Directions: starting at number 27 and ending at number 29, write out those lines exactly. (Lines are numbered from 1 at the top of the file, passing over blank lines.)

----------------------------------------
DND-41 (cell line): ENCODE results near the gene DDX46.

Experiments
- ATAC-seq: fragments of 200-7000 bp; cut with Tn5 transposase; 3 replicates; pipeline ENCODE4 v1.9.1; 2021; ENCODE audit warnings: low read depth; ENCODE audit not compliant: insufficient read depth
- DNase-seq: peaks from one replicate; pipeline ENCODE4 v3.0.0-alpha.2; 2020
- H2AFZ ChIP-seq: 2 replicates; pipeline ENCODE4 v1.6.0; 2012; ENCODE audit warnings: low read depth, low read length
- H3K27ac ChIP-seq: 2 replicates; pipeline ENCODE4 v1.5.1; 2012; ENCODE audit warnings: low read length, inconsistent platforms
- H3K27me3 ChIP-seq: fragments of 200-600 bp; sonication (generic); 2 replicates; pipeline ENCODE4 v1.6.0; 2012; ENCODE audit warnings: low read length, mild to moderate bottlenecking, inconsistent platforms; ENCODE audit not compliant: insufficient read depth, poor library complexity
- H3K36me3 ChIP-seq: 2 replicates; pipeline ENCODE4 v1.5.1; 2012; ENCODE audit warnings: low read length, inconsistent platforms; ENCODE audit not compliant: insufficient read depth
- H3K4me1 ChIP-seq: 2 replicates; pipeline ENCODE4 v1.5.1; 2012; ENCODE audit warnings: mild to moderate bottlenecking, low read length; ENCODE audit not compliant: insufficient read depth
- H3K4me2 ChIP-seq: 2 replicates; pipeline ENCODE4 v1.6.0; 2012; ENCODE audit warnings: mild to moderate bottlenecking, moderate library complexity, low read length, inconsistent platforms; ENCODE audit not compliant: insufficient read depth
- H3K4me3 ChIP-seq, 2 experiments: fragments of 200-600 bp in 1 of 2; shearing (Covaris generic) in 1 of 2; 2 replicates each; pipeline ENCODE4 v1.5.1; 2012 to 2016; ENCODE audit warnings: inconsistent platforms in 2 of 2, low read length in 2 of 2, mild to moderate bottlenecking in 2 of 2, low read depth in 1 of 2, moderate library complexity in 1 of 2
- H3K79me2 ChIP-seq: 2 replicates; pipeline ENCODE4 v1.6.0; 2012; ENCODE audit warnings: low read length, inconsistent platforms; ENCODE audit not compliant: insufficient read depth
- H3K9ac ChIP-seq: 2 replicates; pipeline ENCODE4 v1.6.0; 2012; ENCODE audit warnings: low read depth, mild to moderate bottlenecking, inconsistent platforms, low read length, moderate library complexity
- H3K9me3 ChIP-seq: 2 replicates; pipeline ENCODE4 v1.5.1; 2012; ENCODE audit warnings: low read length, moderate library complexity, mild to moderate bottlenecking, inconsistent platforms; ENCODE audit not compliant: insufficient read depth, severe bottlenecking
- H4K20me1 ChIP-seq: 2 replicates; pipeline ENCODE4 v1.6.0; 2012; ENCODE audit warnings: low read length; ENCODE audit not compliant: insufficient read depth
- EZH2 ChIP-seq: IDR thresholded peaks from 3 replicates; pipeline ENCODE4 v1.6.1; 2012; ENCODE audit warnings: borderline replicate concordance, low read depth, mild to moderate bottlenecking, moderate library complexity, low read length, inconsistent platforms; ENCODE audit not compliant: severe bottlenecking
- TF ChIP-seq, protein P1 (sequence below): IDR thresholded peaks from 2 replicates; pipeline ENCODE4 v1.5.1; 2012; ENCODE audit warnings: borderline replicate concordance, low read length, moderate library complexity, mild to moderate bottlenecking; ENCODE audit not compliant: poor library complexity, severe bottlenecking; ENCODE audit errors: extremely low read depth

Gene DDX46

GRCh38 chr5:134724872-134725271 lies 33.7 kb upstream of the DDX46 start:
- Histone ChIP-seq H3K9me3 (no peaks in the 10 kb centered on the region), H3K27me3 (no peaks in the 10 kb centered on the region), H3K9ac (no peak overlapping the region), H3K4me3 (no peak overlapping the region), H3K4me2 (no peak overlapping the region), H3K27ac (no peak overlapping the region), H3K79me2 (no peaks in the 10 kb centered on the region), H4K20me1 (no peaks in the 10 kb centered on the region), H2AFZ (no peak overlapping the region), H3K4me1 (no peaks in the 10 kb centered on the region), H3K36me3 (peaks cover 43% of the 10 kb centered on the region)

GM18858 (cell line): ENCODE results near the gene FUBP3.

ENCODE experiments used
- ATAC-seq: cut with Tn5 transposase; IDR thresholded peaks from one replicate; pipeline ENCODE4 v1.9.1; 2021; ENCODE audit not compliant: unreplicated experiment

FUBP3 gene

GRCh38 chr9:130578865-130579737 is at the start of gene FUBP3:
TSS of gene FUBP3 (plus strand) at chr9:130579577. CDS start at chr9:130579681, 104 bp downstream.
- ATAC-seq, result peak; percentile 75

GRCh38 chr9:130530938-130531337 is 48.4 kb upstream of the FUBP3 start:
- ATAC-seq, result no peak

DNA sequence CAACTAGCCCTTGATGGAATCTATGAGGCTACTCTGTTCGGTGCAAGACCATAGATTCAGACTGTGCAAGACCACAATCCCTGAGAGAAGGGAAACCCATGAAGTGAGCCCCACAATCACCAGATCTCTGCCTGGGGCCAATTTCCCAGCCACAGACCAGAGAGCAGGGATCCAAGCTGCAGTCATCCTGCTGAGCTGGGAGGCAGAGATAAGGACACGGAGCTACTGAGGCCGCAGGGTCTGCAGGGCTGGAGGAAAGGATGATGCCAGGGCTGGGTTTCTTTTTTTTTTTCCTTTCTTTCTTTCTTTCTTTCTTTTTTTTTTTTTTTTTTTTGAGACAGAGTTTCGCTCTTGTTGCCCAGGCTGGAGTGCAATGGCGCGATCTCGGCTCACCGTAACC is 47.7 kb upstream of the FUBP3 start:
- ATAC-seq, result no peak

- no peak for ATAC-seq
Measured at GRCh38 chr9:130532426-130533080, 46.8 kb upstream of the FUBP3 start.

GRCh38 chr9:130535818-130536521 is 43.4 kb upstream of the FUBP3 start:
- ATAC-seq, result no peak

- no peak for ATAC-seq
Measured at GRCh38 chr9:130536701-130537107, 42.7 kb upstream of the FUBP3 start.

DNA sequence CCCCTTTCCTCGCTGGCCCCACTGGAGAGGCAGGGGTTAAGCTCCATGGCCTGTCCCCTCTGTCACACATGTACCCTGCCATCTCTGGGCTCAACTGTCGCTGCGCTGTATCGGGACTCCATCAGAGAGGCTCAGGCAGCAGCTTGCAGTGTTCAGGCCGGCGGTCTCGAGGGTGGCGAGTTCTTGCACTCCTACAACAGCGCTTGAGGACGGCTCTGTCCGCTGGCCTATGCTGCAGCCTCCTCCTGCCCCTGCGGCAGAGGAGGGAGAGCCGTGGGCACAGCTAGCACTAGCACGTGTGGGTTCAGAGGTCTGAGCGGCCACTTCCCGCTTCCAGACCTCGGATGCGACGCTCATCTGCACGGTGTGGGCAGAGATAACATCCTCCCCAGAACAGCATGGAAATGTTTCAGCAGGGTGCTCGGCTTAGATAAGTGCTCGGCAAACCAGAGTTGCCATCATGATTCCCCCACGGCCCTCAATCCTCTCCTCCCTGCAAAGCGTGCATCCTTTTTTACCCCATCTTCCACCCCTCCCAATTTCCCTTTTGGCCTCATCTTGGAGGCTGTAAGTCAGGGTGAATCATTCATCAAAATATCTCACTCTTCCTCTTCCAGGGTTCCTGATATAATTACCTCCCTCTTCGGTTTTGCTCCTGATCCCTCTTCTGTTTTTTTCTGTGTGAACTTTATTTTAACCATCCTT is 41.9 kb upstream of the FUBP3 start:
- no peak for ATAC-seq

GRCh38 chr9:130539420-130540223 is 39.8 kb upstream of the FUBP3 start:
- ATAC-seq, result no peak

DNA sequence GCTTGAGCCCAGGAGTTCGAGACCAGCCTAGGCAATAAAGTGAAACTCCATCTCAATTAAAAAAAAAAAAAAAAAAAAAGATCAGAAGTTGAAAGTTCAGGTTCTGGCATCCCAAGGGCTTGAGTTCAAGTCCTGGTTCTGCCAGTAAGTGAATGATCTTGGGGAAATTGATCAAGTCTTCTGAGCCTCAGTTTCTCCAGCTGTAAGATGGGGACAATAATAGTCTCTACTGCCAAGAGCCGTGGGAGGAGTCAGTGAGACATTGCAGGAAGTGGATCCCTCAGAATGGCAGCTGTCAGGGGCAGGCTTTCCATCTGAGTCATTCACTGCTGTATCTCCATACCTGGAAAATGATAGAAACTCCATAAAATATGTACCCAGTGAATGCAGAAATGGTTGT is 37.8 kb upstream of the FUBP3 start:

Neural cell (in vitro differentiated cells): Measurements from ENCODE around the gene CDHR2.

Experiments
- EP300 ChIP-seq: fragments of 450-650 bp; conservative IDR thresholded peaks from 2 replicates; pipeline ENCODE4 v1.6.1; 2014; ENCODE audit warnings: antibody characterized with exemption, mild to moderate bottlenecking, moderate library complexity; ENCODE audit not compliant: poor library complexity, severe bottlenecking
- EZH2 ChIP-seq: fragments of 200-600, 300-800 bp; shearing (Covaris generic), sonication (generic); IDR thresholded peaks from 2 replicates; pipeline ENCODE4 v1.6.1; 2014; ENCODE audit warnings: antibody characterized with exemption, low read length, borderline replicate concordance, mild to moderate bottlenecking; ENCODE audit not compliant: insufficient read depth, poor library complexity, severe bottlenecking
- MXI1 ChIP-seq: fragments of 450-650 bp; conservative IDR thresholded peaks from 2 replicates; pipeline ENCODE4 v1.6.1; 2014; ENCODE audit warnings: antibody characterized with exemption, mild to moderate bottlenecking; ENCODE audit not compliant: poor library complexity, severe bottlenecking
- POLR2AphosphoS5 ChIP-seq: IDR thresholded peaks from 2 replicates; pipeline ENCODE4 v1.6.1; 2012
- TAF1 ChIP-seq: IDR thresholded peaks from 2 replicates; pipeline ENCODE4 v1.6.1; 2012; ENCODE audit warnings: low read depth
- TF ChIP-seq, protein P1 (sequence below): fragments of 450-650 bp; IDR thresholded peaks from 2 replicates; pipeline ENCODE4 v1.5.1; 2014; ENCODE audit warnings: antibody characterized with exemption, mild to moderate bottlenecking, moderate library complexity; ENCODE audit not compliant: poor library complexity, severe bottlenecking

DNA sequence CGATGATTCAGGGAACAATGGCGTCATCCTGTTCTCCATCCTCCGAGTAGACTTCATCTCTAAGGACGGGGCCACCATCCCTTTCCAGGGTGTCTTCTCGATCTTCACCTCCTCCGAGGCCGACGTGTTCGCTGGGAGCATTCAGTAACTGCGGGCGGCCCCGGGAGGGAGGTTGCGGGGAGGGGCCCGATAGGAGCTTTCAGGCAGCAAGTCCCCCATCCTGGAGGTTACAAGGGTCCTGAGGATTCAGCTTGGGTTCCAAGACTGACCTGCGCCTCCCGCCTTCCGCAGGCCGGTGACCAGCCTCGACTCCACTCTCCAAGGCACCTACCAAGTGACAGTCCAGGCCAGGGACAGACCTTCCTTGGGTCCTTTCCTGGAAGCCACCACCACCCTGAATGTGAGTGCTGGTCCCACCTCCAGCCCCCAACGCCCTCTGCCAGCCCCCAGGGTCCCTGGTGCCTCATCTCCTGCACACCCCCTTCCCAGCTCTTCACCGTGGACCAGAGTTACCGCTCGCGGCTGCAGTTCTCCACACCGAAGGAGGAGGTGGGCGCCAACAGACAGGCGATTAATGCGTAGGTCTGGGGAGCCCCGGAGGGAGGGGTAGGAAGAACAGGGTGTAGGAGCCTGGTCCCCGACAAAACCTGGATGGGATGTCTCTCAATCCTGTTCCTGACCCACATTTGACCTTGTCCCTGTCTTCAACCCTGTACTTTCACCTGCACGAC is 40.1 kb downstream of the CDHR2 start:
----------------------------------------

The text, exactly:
- ATAC-seq, result peak; percentile 75

GRCh38 chr9:130530938-130531337 is 48.4 kb upstream of the FUBP3 start:
- ATAC-seq, result no peak